Epidemiologic and genetic aspects of spina bifida and other neural tube defects

Authors

  • Kit Sing Au,

    1. Division of Medical Genetics, Department of Pediatrics, The University of Texas, Medical School at Houston, Houston, Texas
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  • Allison Ashley-Koch,

    1. Department of Medicine, Center for Human Genetics, Duke University Medical Center, Durham, North Carolina
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  • Hope Northrup

    Corresponding author
    1. Division of Medical Genetics, Department of Pediatrics, The University of Texas, Medical School at Houston, Houston, Texas
    • Division of Medical Genetics, Department of Pediatrics, The University of Texas Medical School at Houston, 6431 Fannin, Houston, TX 77030
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Abstract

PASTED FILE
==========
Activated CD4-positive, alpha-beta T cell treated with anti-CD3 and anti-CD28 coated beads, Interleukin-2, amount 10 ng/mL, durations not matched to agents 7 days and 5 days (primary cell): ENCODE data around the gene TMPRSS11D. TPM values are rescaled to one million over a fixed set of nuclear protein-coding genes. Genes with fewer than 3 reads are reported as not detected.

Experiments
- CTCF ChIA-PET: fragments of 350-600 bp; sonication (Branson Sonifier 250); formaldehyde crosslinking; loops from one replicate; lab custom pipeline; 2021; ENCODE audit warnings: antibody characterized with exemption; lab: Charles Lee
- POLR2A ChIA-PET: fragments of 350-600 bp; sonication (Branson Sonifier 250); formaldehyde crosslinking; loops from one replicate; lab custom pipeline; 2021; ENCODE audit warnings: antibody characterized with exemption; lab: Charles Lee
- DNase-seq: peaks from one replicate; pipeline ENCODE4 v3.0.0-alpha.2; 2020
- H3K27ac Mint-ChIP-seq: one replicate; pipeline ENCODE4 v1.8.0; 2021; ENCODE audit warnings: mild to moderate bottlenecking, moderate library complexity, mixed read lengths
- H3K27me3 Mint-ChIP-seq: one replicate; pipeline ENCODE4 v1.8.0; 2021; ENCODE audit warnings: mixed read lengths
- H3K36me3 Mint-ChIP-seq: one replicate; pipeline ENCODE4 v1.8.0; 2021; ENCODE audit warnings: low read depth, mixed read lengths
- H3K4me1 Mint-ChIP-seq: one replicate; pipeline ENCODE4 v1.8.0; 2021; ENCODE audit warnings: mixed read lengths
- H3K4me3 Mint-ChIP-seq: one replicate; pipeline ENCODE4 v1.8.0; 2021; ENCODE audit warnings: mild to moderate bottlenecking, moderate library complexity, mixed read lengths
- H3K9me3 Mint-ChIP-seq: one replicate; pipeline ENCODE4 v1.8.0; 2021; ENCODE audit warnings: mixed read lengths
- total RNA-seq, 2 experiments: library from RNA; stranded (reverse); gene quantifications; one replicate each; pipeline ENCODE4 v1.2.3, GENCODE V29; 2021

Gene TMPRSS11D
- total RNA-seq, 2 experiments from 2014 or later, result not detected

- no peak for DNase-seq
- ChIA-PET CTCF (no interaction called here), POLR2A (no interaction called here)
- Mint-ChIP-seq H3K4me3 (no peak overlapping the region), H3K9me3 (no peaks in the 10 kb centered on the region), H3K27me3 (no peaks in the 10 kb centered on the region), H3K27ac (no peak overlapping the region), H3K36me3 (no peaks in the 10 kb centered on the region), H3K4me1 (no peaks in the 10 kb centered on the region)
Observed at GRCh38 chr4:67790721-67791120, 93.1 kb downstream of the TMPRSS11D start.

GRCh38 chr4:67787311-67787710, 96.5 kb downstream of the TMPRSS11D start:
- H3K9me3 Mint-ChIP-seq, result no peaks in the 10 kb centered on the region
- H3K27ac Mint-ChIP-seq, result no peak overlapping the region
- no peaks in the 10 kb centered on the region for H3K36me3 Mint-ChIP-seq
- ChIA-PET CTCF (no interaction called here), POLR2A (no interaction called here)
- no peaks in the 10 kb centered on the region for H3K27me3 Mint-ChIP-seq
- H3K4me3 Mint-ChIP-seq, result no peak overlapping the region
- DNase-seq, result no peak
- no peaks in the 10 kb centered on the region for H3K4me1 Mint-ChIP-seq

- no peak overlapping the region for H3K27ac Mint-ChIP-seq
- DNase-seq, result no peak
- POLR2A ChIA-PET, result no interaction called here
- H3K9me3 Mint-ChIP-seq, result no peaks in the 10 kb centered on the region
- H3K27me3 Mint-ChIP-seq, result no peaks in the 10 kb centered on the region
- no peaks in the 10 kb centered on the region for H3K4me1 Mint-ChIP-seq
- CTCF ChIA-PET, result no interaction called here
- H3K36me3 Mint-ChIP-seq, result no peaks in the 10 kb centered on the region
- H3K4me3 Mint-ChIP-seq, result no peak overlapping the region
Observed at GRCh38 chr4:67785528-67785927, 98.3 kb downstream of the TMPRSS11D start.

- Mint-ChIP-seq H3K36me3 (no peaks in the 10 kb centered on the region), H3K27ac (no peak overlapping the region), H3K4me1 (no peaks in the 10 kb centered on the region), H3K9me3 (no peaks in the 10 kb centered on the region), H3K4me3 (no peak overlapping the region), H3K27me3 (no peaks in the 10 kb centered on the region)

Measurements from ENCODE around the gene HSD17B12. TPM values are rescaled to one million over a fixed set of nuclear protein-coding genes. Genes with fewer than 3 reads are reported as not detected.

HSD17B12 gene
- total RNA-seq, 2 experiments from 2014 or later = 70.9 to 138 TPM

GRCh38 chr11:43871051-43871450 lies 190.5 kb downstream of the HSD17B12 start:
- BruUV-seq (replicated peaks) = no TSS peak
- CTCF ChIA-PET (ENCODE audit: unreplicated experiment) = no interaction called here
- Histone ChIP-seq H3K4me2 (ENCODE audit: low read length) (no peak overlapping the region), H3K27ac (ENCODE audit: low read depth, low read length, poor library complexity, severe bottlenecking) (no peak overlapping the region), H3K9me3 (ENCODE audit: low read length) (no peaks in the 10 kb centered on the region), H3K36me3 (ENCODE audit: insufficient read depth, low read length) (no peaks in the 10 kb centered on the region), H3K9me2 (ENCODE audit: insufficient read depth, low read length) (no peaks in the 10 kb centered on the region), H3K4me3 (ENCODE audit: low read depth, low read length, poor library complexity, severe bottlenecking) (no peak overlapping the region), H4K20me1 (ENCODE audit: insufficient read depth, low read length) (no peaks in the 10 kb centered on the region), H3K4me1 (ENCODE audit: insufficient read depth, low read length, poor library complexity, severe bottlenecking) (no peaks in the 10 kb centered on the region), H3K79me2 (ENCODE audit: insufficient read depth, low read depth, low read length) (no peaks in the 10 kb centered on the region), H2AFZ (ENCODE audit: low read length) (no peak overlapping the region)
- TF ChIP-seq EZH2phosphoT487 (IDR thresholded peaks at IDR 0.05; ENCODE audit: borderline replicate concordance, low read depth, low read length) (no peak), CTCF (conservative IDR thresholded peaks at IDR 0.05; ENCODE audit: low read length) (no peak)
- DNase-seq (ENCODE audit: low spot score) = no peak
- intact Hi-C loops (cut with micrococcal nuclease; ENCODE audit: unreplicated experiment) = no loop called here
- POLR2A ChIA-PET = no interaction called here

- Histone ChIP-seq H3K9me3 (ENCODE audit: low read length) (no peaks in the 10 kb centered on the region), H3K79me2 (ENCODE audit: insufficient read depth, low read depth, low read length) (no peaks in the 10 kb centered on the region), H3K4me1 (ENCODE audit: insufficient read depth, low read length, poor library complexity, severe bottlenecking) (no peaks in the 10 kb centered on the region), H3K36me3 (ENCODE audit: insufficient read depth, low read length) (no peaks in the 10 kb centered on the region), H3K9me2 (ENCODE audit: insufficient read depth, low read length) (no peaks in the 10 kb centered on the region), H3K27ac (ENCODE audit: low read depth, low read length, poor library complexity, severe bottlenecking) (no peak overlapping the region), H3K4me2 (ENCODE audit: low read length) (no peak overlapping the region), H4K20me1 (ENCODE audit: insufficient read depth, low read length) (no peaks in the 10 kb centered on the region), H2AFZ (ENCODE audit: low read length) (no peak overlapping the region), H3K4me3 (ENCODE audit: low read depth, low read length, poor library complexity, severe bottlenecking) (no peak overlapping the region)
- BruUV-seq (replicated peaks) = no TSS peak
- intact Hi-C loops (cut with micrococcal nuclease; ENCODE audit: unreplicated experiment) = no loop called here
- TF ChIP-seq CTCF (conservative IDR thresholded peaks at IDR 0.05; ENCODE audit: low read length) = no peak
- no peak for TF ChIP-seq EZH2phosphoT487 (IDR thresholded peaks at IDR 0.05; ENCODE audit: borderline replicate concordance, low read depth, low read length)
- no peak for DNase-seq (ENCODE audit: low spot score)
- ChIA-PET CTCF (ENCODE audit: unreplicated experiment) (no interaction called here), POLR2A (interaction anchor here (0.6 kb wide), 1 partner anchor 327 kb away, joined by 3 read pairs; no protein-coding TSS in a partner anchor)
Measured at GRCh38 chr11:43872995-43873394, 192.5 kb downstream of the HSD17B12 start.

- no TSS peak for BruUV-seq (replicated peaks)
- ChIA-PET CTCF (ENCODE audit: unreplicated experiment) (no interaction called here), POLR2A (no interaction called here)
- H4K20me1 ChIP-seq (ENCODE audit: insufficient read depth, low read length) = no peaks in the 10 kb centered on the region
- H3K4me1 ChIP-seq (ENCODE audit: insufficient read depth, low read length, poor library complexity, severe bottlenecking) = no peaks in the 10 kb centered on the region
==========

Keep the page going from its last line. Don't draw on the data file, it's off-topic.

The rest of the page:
The worldwide incidence of neural tube defects (NTDs) ranges from 1.0 to 10.0 per 1,000 births with almost equal frequencies between two major categories: anencephaly and spina bifida (SB). Epidemiological studies have provided valuable insight for (a) researchers to identify nongenetic and genetic factors contributing to etiology, (b) public health officials to design and implement policies to prevent NTD pregnancies, and (c) individuals to take precautions to reduce the chance of having an NTD-affected pregnancy. Despite extensive research, our knowledge of the genetic etiology of human NTDs is limited. Although more than 200 small animal models with NTDs exist, most of these models do not replicate the human disease phenotype. Over a hundred candidate genes have been examined for risk association to human SB. The candidate genes studied include those important in folic acid metabolism, glucose metabolism, retinoid metabolism, and apoptosis. Many genes that regulate transcription in early embryogenesis and maintain planar cell polarity have also been tested as candidates. Additionally, genes identified through mouse models of NTDs have been explored as candidates. We do not know how many genes in the human genome may confer risk for NTDs in human. Less than 20% of the studied candidate genes have been determined to confer even a minor effect on risk association. Many studies have provided conflicting conclusions due to limitations in study design that potentially affect the power of statistical analysis. Future directions such as genomewide association studies (GWAS) and whole exome or even whole genome sequencing are discussed as possible avenues to identify genes that affect risk for human NTDs. © 2010 Wiley-Liss, Inc. Dev Disabil Res Rev 2010;16:6–15.

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